Was the urge triggered by anger, a memory, or a kind of fear? Relapse triggers might be challenging to recognize, particularly early in recovery. To begin, start paying close attention to the level of current cravings. Then, as the levels of the cravings change, take a record of the people, places, feelings, and things associated with the variation.

Our top suggestions for reducing cravings and relapse triggers are exercising and engaging in hobbies you enjoy. Also, practicing meditation and keeping a cravings journal or a diary. Finally, focusing on the positive aspects of life can help shift your mindset.

What Happens If I Relapse?

Even when you have a concrete plan to identify and manage your relapse triggers, the risk is always there. Unfortunately, anywhere between 40 to 60 percent of recovering addicts relapse one year after completing treatment. These relapse episodes don’t indicate failure, nor do they mean you’re doomed to addiction forever. 

Relapses are relatively common, and how you manage them is paramount for your long-term recovery. 

If you struggle with relapse, it might be beneficial for you to attend an aftercare recovery program. Or, check with your former therapist to see if you might need a more extended addiction program to feel more stable and ready to face relapse triggers around you. 

Don’t feel as if relapse is a death sentence. While it might feel overwhelmingly like a defeat, it’s not impossible to overcome a relapse. After all, remember all the progress you’ve made so far. 

The Importance of Aftercare Help

When it comes to aftercare programs, we believe they’re critical for trigger management and relapse prevention. Remember, inpatient and outpatient programs focus largely on addressing the underlying cause of addiction. While in most treatment programs, you do learn relapse prevention techniques, we all know the addiction doesn’t end once you leave rehab. 

Aftercare programs can cover things like:

  • Individual and group therapy sessions
  • 12-step group meetings and other support groups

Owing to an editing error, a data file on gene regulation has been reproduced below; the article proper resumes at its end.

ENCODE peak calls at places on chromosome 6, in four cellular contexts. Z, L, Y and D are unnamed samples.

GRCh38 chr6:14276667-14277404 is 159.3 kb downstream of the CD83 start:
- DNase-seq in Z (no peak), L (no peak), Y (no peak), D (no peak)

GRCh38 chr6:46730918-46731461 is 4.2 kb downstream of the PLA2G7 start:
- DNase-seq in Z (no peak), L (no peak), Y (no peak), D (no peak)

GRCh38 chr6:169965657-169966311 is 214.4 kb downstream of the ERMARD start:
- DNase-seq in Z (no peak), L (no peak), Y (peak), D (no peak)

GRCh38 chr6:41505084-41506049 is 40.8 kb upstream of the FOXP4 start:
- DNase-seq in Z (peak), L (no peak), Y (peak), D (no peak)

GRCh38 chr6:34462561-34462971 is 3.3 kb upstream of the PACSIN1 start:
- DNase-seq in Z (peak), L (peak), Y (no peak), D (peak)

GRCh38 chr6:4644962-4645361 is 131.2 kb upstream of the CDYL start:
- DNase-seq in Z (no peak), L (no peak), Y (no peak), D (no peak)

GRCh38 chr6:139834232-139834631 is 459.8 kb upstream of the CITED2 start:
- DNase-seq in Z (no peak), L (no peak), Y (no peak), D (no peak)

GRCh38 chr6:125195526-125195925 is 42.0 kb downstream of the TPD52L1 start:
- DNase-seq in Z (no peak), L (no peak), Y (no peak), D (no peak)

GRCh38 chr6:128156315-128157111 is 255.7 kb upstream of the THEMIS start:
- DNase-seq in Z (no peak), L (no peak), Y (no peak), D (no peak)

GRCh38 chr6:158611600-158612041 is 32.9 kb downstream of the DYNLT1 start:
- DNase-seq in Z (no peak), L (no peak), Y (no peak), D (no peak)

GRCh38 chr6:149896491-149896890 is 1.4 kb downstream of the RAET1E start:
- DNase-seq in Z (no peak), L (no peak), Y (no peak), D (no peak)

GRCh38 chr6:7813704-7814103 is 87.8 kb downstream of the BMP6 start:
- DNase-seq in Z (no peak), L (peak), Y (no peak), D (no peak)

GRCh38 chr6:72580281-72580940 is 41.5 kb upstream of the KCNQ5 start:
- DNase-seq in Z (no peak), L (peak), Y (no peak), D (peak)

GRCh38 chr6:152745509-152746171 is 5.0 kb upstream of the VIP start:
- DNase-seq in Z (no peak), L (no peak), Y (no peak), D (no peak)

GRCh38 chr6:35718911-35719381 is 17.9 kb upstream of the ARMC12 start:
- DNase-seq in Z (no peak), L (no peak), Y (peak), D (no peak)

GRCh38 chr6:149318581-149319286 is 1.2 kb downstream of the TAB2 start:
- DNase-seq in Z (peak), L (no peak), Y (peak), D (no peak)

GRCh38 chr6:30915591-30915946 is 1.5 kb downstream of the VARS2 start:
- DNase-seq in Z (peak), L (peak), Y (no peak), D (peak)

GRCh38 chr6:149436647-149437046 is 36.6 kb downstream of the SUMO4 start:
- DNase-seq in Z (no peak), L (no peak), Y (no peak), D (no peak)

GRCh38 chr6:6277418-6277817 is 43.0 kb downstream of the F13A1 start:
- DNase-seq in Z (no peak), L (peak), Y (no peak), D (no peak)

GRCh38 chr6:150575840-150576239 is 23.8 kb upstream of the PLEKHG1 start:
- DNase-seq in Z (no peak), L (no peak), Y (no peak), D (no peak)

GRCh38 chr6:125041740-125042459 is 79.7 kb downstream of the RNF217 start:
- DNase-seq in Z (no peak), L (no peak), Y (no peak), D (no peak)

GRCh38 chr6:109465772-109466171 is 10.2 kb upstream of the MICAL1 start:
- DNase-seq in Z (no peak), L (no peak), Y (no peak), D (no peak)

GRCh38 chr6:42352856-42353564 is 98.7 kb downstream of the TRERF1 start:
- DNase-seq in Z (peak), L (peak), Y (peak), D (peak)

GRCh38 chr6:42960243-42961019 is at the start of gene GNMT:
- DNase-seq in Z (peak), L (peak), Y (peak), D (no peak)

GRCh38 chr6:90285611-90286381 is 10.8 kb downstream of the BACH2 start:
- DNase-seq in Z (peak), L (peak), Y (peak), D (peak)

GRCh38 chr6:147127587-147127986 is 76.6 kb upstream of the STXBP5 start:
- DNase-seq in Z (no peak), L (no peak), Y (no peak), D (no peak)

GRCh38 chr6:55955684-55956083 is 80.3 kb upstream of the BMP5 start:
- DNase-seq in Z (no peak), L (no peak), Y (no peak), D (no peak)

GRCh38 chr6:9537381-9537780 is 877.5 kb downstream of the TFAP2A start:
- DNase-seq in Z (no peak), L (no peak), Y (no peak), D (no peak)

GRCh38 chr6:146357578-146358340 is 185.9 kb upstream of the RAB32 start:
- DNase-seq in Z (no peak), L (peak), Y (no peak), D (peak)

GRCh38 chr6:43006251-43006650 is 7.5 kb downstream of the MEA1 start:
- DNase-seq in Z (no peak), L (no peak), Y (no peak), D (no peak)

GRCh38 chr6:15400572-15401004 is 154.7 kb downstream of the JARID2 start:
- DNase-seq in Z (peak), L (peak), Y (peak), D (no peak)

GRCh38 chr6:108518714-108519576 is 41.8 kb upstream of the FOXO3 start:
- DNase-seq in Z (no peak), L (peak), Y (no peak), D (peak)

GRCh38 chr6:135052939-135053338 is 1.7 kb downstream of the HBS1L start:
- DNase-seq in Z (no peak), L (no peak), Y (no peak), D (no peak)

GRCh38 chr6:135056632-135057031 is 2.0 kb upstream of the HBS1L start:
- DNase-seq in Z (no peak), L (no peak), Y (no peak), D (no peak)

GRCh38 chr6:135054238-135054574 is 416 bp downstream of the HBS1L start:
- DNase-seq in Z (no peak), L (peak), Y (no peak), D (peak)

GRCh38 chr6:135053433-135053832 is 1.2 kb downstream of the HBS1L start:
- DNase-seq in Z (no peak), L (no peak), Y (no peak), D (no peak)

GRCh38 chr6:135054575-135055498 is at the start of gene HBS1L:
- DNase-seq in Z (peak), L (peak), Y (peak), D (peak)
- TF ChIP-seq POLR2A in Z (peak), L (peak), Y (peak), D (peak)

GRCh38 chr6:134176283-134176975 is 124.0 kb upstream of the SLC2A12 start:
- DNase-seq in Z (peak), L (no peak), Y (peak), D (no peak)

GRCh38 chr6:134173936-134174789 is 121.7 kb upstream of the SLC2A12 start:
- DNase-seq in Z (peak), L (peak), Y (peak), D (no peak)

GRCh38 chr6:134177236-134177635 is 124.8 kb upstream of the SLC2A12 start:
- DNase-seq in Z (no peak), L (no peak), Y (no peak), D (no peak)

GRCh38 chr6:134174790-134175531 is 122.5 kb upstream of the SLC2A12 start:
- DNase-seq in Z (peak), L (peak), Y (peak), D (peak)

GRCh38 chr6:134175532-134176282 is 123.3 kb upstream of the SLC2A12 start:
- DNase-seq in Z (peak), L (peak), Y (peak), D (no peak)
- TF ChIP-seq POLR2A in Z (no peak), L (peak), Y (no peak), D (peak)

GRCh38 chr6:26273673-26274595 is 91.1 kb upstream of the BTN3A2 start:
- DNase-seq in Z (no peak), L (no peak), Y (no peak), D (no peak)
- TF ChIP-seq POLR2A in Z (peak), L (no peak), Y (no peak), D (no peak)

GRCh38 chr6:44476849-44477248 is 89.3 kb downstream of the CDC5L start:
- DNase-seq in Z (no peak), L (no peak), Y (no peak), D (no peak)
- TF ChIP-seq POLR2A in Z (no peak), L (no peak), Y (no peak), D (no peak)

• Therapy with family members to promote healing
  • Training and life skills development courses
  • Relapse prevention technique classes
  • Medication-assisted therapy

In addition, they might show you different alternative therapies that can help manage these triggers. Activities like breathing exercises that allow a person to clear their mind of thoughts and refocus their awareness can be powerful prevention tools. 

The inclusion of holistic therapies such as acupuncture, yoga, journaling, meditation, and others can help recovering addicts focus on their well-being. These practices can be beneficial for managing emotional triggers. 

Seeking Help for Addiction

If you or someone you know is struggling with substance use disorders, seek help today. At Lighthouse Recovery Institute, our substance abuse treatment programs incorporate relapse prevention techniques throughout the program, helping those in recovery built a strong support system that can help them win the battle against drug addiction.

In addition, our aftercare recovery programs offer ongoing support to those recovering from drug and alcohol addiction. We know how difficult addiction relapse can be for those in recovery, which is why we provide continuing support to those in early recovery, helping them improve their daily routines and help them find the best ways to avoid relapse long-term. 

Lighthouse Editorial Team

Lighthouse Editorial Team

Our editorial team includes content experts that contribute to Lighthouse Recovery Institute’s blog. Editors and medical experts review our blogs for accuracy and relevance. We consistently monitor the latest research from SAMHSA and NIDA to provide you with the most comprehensive addiction-related content.
Medical Disclaimer:

Lighthouse Recovery Institute aims to improve the quality of life for anyone struggling with substance use or mental health disorder. We provide fact-based content about the nature of behavioral health conditions, treatment options, and their outcomes. The material we publish is researched, cited, edited, and reviewed by licensed medical professionals. The information we provide in our posts is not intended to be a substitute for professional medical advice, diagnosis, or treatment. It should never be used in place of the advice of your physician or another qualified healthcare provider.